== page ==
Safety, transit planning among priorities at start of budget input sessions
Thursday, May 17, 2018 by Chad Swiatecki
If the opinions expressed during the second of the city’s 11 community budget input sessions is any indication, City Council members will be considering sizable shifts in public safety resources later this summer before adoption of the city’s next $3.9 billion budget.
In an interactive session that saw feedback offered digitally by attendees and those watching online, respondents expressed a desire to commit less of the general fund budget to police and public safety. Nearly 60 percent of those who answered a question about the appropriateness of the city’s level of safety spending said less money needs to be spent in that category, with a majority saying fair administration of justice is their biggest concern related to safety overall.
That feedback plays into the city’s ongoing work on the Austin Police Department contract and plans for its five-year staffing levels, with the city considering a move to community policing that could require either an increase in the staffing budget or a significant shift in how officers are deployed.
“Discussion is ongoing in the community moving toward a model where we have law enforcement interacting with community and in our schools,” Mayor Steve Adler said during the session at Austin Central Library. “We’ve done studies, and each has suggested that we should do that by increasing the number of officers dedicated to that function. There are lots of questions associated with that. Exactly what is a community policing model? How do we measure if it’s successful? If we move to that model does that mean we take officers from other areas in general? Should we be invested in social service programs that might prevent some of the problems before they begin?”
Adler’s citywide forum Tuesday followed this weekend’s session in District 1, and talks are scheduled in the rest of the districts in the coming weeks as city staff works on the first draft of the budget that Council will focus on after the July recess. Attendees at the sessions will be asked to define their biggest concern within six budget areas – economic opportunity and affordability, mobility, safety, health and environment, culture and lifelong learning, and the effectiveness of government for citizens – that are connected to the general fund portion of the budget.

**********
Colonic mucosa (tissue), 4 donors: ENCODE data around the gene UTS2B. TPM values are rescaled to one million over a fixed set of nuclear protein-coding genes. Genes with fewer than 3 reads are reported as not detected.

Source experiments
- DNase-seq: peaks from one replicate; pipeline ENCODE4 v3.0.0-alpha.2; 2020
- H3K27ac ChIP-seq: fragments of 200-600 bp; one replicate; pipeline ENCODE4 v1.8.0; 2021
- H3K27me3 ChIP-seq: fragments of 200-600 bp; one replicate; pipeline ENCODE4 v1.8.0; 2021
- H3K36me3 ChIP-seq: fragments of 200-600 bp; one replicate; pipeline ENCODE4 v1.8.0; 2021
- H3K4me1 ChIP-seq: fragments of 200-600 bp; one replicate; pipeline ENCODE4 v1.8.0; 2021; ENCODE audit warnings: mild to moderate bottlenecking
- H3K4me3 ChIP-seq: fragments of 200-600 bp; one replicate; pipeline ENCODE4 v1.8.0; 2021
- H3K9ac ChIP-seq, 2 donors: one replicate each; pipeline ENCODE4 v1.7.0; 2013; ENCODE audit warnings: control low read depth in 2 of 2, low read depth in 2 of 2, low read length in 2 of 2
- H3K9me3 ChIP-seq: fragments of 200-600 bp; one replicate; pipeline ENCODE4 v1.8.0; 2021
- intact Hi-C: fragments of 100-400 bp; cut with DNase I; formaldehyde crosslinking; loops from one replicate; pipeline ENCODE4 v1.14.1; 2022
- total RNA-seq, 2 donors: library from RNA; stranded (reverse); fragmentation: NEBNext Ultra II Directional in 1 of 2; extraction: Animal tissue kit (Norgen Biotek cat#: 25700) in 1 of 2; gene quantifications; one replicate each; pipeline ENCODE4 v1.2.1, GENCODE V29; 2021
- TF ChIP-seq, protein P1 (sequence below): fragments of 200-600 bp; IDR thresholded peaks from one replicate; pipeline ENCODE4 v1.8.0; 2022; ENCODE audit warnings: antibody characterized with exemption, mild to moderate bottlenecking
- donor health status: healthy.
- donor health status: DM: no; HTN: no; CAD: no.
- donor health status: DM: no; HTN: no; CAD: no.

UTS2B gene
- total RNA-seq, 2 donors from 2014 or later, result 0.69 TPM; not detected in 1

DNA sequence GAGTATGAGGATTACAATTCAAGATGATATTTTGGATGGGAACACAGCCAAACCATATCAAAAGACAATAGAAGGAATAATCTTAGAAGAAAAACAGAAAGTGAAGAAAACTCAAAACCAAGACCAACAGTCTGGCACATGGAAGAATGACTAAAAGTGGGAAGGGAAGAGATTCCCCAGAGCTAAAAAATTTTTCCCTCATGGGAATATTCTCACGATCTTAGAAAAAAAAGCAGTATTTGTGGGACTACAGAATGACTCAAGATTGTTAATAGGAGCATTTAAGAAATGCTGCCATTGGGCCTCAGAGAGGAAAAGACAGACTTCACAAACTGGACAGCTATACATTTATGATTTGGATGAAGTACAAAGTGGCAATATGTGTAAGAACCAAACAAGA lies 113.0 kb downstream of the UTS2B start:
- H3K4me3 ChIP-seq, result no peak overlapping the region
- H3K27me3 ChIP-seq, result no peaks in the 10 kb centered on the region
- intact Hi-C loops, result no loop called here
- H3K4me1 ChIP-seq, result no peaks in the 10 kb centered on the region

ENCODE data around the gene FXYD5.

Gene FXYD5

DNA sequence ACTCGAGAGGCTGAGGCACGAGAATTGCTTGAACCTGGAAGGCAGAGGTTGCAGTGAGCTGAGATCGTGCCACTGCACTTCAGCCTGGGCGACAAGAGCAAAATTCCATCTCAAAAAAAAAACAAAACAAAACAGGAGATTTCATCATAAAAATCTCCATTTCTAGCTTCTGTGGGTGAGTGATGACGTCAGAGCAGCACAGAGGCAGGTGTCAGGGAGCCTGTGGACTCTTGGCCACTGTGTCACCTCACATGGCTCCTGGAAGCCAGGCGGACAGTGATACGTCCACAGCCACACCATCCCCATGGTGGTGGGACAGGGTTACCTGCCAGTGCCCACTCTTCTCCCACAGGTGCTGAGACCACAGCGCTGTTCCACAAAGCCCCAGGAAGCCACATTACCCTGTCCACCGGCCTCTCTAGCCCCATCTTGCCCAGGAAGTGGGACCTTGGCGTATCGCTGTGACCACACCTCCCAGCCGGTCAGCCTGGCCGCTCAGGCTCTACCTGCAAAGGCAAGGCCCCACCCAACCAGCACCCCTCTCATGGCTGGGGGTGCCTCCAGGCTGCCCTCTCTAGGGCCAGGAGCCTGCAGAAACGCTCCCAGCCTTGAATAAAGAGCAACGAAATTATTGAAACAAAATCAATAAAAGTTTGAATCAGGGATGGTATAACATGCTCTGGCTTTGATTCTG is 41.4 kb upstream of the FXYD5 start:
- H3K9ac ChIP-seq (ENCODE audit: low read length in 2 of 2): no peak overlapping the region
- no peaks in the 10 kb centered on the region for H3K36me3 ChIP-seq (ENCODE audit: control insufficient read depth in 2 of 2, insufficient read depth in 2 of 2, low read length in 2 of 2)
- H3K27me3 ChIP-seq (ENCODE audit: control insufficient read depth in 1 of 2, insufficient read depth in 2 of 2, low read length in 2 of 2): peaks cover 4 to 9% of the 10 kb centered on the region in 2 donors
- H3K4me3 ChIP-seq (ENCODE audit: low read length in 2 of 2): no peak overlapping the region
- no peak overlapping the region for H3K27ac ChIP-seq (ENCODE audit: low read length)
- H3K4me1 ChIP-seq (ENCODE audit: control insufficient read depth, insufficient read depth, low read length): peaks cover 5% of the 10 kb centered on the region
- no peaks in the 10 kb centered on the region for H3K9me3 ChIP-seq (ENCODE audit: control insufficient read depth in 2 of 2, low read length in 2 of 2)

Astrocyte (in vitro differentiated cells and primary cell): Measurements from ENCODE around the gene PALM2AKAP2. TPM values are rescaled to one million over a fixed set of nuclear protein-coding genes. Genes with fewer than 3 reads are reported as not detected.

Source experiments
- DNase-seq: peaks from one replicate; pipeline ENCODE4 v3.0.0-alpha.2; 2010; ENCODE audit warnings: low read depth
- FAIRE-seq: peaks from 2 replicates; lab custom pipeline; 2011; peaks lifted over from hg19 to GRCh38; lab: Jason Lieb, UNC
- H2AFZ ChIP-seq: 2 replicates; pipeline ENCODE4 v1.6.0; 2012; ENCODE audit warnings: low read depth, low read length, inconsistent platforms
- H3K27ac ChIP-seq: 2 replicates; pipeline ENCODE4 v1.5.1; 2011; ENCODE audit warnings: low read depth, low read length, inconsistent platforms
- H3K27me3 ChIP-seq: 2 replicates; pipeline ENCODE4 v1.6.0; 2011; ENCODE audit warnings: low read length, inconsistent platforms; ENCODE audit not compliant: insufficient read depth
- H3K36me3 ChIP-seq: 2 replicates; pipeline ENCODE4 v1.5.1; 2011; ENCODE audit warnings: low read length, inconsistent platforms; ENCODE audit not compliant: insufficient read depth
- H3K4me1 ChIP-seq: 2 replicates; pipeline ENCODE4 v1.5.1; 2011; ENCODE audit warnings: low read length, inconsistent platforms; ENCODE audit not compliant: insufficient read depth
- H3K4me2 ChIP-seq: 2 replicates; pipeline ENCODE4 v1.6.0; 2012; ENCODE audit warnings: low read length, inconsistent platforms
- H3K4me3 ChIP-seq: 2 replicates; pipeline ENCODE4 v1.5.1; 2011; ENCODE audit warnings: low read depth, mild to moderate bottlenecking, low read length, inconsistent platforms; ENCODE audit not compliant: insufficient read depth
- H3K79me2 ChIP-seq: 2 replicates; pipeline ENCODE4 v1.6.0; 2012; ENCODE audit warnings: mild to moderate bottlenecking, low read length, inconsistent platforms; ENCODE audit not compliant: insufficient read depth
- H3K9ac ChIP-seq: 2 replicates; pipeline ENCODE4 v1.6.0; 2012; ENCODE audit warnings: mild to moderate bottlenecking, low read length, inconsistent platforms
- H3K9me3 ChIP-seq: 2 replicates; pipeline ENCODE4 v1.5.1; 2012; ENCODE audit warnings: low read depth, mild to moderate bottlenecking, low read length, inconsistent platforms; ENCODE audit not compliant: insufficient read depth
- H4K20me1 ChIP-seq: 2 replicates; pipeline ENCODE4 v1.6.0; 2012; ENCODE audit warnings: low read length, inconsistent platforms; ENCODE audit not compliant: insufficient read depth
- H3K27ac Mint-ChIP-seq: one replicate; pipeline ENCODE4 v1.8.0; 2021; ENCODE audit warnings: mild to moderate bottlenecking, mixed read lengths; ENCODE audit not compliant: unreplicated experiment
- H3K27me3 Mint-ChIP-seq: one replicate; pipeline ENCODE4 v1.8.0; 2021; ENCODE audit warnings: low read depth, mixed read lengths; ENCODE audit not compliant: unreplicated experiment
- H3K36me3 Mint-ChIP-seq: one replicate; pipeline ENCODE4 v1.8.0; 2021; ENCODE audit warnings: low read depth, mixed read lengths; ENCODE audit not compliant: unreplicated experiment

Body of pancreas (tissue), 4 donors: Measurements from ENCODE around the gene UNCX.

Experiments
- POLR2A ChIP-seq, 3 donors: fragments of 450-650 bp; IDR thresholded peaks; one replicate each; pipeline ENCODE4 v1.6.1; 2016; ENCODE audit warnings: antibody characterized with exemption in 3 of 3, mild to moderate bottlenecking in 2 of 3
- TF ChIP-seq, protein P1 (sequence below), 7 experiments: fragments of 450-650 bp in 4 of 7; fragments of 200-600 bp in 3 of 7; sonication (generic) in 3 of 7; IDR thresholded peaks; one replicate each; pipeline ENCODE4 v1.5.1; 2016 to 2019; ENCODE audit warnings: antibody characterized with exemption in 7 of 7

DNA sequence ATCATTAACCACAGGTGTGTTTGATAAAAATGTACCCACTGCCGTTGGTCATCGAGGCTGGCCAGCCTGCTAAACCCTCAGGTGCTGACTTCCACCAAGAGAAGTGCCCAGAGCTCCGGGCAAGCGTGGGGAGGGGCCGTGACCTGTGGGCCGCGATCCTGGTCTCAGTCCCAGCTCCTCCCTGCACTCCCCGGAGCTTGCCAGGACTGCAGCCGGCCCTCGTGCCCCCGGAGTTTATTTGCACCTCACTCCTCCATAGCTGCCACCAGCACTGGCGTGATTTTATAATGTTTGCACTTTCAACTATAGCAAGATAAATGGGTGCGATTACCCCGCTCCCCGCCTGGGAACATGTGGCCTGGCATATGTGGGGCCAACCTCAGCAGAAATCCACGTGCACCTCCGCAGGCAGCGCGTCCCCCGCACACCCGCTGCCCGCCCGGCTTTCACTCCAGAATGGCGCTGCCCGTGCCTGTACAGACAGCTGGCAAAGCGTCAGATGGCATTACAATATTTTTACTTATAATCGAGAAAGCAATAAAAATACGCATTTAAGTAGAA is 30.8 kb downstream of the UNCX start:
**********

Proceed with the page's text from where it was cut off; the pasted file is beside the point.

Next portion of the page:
Adler, City Manager Spencer Cronk and Deputy Chief Financial Officer Ed Van Eenoo took care to explain that Council’s new strategic planning process makes the input from community sessions important in setting the priorities for how the city allocates budget dollars, marking change from past budgets that emphasized traditional metrics such as annual department growth and long-determined staffing levels.
“This will be a fundamental shift in how we present the budget, how we talk about the budget priorities,” Van Eenoo said. “Our 1,500-page budget document is going to look totally different for people who like to follow the process. What we’ve done tonight is totally different from what we’ve done in the past.”
Answering questions about operations such as Austin Energy and Austin Resource Recovery, Van Eenoo explained how those “enterprise” departments are funded separately from the general fund through monthly fees paid by residents, and thus were separate issues from Tuesday’s discussion. And while he acknowledged concerns about issues such as open space spending, permitting and planning difficulties, and the role of CodeNEXT in shaping the city’s future property tax structures, he said much of the focus in the coming sessions will be on more discretionary spending questions.
“The general fund is the one that has a tug of war among priorities,” Van Eenoo said. “That’s why we tend to focus a lot of our time on the general fund operating budget, because money we end up spending on public safety is money we can’t spend on parks and rec and libraries. That’s why it’s so important to understand community priorities related to that pot of money.”
Also on the minds of respondents was how the city will grapple with traffic and transportation issues in the coming years. That’s another issue largely detached from general fund expenditures because large-scale projects require capital funds, but Adler said planning for the future of Austin’s growth will become an even bigger priority in the next five years.
“It’s hard for me to imagine a city growing as fast as Austin is – there’s a million people in the city and we’re projected to be at 2 million by 2040,” he said. “To me we need a way to move great numbers of people around quickly. It’s hard to imagine a system for that that doesn’t include urban rail.”
Photo by pictures of money made available through a Creative Commons license.
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